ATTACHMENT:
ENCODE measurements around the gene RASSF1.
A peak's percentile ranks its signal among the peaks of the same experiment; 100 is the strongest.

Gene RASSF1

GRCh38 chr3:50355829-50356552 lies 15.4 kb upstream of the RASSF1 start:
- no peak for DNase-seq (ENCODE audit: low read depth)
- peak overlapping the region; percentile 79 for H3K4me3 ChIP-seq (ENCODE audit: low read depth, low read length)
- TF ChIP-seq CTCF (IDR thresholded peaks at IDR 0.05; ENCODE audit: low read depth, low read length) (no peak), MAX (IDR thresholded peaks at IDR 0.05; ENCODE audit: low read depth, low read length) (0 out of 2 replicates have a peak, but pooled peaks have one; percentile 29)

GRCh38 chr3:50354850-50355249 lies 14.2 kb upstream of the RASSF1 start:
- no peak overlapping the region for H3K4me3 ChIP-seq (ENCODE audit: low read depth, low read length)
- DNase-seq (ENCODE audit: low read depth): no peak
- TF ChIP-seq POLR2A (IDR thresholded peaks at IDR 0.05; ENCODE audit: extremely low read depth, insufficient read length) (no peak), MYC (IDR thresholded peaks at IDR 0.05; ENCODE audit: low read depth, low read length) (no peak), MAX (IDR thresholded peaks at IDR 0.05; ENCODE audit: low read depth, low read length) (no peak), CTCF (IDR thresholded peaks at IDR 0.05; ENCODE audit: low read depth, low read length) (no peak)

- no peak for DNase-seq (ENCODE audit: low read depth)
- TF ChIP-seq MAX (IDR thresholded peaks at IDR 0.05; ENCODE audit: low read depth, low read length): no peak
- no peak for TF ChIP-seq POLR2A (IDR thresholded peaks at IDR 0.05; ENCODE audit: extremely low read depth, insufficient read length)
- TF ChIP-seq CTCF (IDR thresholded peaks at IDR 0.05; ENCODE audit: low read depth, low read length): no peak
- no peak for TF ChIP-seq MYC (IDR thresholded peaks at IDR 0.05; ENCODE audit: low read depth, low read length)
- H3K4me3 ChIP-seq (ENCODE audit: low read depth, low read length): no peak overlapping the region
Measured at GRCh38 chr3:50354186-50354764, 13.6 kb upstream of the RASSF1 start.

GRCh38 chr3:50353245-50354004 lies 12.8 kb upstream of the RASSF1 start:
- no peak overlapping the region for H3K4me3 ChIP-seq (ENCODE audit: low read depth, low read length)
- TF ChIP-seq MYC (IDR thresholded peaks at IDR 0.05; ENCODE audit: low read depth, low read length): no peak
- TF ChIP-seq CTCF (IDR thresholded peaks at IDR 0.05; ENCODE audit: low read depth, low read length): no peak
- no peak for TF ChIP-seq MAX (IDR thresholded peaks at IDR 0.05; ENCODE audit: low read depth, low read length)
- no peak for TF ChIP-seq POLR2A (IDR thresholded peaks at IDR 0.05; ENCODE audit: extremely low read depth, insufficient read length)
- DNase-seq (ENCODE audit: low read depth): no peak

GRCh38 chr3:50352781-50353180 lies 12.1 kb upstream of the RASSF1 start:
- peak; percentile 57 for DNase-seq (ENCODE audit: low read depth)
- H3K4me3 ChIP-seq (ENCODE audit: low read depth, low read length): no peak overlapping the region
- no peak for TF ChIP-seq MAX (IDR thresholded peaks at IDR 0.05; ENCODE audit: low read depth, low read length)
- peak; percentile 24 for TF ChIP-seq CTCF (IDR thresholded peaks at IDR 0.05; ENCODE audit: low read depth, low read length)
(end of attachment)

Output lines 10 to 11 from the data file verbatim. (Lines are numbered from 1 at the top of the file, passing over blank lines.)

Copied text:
- DNase-seq (ENCODE audit: low read depth): no peak
- TF ChIP-seq POLR2A (IDR thresholded peaks at IDR 0.05; ENCODE audit: extremely low read depth, insufficient read length) (no peak), MYC (IDR thresholded peaks at IDR 0.05; ENCODE audit: low read depth, low read length) (no peak), MAX (IDR thresholded peaks at IDR 0.05; ENCODE audit: low read depth, low read length) (no peak), CTCF (IDR thresholded peaks at IDR 0.05; ENCODE audit: low read depth, low read length) (no peak)